Taylor is 3A coach of year

Published 12:55am Friday, December 28, 2012

Coaching is truly a calling for Straughn head football coach Trent Taylor.

Taylor, who just finished his 25th season and 23rd at SHS, was selected as the Alabama Sports Writers Association’s Class 3A All-State Football Coach of the Year.

The Tigers’ coach helped lead his team to a historical run in the playoffs, finishing in the semifinal round, where SHS fell to eventual runner-up Fayette County.

Taylor said he’s honored to have been given the award, but all the credit goes to his assistant coaches, a humble gesture for a coach who said he couldn’t be happier still doing what God’s planned for him to do with his life. In fact, it’s a job that he ran from, but eventually tracked him down.

As a senior at Andalusia High School, Taylor said he talked to former Bulldogs coach Don Sharpe about the possibility of going into the profession.

“Like any good coach, he gave me some good advice,” he said. “A lot of it I still remember to this day. After that, I had the idea in my mind that I wanted to pursue coaching as a career.”

Growing up, Taylor was raised around athletics.

His two uncles were high school coaches, one of which was Wayne Frazier, who played college football at Auburn University and later was the starting center for the Kansas City Chiefs in the NFL.

Taylor said his mother, Romana, and all of her three brothers were all either involved in athletics or avid sports fans.

“Granddad listened and watched many games,” he said. “Granddaddy Frazier had two TVs stacked up on one another.

“I was probably brainwashed from an early age,” he quipped. “I probably loved it more than what a person is supposed to.”

In fact, Taylor loved football so much that practice was his favorite while at AHS.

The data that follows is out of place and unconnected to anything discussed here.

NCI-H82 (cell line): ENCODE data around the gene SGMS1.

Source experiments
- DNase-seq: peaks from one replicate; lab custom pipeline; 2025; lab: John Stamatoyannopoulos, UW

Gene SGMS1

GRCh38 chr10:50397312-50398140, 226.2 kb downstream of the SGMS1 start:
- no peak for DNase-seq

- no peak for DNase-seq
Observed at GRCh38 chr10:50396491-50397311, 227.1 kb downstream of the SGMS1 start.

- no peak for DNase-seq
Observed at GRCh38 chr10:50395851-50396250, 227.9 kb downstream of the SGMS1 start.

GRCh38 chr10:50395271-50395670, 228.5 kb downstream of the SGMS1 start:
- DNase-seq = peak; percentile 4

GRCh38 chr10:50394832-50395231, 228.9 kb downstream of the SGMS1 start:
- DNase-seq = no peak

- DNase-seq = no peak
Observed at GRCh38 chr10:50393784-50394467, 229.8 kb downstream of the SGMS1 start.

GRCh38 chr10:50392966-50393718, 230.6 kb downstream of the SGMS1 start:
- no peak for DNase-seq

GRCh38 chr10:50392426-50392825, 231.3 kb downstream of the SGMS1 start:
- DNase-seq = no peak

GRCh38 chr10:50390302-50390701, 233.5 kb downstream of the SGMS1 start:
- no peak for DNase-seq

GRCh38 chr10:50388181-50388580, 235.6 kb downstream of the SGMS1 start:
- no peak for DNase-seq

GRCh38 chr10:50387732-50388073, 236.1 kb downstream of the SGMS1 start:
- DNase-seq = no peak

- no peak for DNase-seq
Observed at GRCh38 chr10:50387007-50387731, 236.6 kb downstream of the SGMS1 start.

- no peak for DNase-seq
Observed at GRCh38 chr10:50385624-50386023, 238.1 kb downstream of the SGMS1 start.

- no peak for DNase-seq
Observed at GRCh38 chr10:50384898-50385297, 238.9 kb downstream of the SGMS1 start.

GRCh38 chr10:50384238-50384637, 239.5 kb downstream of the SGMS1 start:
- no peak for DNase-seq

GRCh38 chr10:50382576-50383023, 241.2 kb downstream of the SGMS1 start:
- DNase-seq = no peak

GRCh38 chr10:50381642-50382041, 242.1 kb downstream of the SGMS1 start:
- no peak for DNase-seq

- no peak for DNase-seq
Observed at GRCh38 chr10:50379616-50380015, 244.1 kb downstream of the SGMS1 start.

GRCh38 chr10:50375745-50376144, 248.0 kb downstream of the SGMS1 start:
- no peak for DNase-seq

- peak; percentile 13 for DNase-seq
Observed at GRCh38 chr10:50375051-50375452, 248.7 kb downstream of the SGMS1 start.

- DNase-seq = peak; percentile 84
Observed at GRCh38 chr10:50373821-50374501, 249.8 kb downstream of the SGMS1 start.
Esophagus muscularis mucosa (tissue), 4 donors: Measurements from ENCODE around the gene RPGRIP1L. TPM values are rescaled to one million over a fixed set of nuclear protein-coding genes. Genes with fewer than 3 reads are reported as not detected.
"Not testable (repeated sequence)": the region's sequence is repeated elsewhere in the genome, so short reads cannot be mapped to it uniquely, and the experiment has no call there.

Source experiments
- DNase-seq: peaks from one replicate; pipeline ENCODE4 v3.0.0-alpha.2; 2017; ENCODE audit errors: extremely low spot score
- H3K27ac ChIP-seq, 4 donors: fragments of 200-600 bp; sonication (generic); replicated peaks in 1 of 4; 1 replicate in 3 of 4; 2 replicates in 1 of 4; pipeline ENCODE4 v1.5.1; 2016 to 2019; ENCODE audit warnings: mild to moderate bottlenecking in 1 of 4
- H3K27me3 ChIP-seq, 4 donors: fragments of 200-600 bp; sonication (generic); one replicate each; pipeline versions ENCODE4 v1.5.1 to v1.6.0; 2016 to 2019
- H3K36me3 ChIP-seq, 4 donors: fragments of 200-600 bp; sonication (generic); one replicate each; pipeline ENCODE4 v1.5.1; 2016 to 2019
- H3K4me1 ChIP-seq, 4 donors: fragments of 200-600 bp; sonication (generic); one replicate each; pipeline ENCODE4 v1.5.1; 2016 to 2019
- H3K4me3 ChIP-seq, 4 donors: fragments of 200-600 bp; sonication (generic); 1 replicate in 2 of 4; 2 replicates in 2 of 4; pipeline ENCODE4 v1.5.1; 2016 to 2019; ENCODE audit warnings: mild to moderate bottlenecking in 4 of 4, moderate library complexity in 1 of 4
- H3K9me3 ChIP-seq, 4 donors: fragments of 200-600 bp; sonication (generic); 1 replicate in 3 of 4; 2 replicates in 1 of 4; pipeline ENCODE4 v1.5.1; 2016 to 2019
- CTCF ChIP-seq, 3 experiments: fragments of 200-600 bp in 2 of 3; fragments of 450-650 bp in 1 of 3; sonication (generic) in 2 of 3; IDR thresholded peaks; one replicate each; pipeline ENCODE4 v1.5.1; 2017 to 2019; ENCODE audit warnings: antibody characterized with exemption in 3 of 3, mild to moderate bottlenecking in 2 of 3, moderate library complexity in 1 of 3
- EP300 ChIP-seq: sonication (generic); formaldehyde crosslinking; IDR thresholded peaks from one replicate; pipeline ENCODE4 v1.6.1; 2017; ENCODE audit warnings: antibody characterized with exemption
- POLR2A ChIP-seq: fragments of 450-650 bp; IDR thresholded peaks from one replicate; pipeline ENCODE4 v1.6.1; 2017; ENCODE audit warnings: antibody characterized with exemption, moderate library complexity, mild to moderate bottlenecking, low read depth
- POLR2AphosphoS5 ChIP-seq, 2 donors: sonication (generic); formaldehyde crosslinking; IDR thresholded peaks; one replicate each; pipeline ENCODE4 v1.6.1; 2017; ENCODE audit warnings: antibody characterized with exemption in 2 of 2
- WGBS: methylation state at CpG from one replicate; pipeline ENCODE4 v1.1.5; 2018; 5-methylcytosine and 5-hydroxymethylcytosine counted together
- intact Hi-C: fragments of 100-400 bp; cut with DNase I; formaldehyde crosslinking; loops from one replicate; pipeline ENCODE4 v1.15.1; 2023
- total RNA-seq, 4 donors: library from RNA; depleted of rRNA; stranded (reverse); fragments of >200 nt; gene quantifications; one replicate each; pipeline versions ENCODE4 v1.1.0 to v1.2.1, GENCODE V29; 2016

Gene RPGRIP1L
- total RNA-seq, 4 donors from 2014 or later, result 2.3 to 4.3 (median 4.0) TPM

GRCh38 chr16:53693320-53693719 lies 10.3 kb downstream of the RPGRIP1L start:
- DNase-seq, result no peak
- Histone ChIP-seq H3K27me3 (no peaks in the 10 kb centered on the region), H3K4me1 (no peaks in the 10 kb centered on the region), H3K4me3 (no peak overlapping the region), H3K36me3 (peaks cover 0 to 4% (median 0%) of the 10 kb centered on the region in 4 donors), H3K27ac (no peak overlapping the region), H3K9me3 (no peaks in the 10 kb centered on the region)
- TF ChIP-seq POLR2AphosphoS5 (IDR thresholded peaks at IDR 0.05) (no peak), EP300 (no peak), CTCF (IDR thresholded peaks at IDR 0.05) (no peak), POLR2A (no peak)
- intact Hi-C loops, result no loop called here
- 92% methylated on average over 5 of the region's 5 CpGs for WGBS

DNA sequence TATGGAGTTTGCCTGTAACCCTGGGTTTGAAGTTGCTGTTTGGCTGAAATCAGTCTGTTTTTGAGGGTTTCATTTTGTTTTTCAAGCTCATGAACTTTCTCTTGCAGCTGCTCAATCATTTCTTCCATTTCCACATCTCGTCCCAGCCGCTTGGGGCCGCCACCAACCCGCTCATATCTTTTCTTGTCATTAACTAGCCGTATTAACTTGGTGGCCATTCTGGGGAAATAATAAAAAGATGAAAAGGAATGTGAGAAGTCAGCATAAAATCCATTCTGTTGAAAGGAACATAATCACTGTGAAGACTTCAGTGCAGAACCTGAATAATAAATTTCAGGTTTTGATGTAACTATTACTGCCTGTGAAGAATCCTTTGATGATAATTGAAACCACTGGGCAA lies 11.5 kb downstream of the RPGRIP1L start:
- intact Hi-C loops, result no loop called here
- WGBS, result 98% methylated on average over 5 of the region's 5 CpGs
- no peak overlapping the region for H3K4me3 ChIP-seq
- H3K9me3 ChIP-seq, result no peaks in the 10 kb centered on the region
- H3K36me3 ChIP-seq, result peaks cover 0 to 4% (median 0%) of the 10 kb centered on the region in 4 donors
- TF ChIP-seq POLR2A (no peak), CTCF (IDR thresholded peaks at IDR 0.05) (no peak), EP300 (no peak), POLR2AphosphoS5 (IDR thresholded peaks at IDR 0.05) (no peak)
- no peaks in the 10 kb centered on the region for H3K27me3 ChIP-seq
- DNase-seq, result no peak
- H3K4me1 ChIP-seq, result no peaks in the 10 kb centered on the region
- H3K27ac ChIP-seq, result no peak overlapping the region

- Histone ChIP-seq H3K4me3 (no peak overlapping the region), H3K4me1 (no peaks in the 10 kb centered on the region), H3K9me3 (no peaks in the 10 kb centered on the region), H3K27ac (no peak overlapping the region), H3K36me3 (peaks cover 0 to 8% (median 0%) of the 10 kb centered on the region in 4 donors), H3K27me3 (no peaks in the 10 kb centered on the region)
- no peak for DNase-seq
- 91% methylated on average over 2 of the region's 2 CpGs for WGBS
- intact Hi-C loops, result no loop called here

“I had a much greater love of the game than I was as a player,” he said.

Upon graduation from AHS, Taylor went two years at LBWCC and then to Mobile College, which is the University of Mobile today.

While in college, Taylor said he pursued many different majors, but ended up getting a degree in religion.

“I guess the whole time God was saying coaching is what you’re going to do,” he said. “You can try all you want to (to get out of it).”

So, Taylor came back home to Andalusia and got a job at a local sporting goods store. All the while, contemplating on whether to go to seminary or not.

Some time later, UM called and asked if he wouldn’t mind becoming a graduate assistant for the Baptist school’s basketball program, Taylor said.

“That just shows what kind of sense of humor God has, too,” he said.

Taylor’s first coaching job came at Baldwin County High School as an assistant, where he was for one year.

Coffee County Schools superintendent Blake Bryant then called Taylor about a head-coaching job at Kinston.

This was Taylor’s first job as a head coach, and he admitted that he didn’t know whether he could do the job or not.

“The thing I remember most about that is that they had worked it out where I could go to spring training for two weeks,” Taylor said. “I remember hitting the road between Andalusia and Opp, and pulled over to the side of the road, and I thought God, I’m not prepared for this. I don’t know anything about it.”

From there, it’s history.

After spending two years as the head coach at KHS, Taylor was called back to Andalusia to take the reigns at Straughn, where he’s been ever since.

In his 23 years at SHS, Taylor has had three children — Ryne, Tiffany and Paige — and all three have been involved in athletics.

All this time, Taylor said his wife, (AES principal) Patty, and he have been lucky to get to spend so much time with their children. Ryne played football under his father, Tiffany was a two-sport student athlete at SHS and Paige is a sophomore three-sport athlete at the school.

“I hear coaches talk about how they lost time with their family in coaching,” Trent said. “I decided to go a different route. I decided I was just going to get mine involved in it.

“I remember Ryne riding the lawnmower with me when I was cutting the field,” he said. “Then, he and Tiffany and Paige would fight over who would get the push broom (to sweep the field house).”

Taylor said each of his children is thinking of going into coaching.

More than 25 years of coaching later, Taylor said he still loves what he does.

“I still get that same feeling on Friday mornings when I wake up realizing it’s game day,” Taylor said. “I just can’t imagine there being another job out there as fulfilling as coaching is.”

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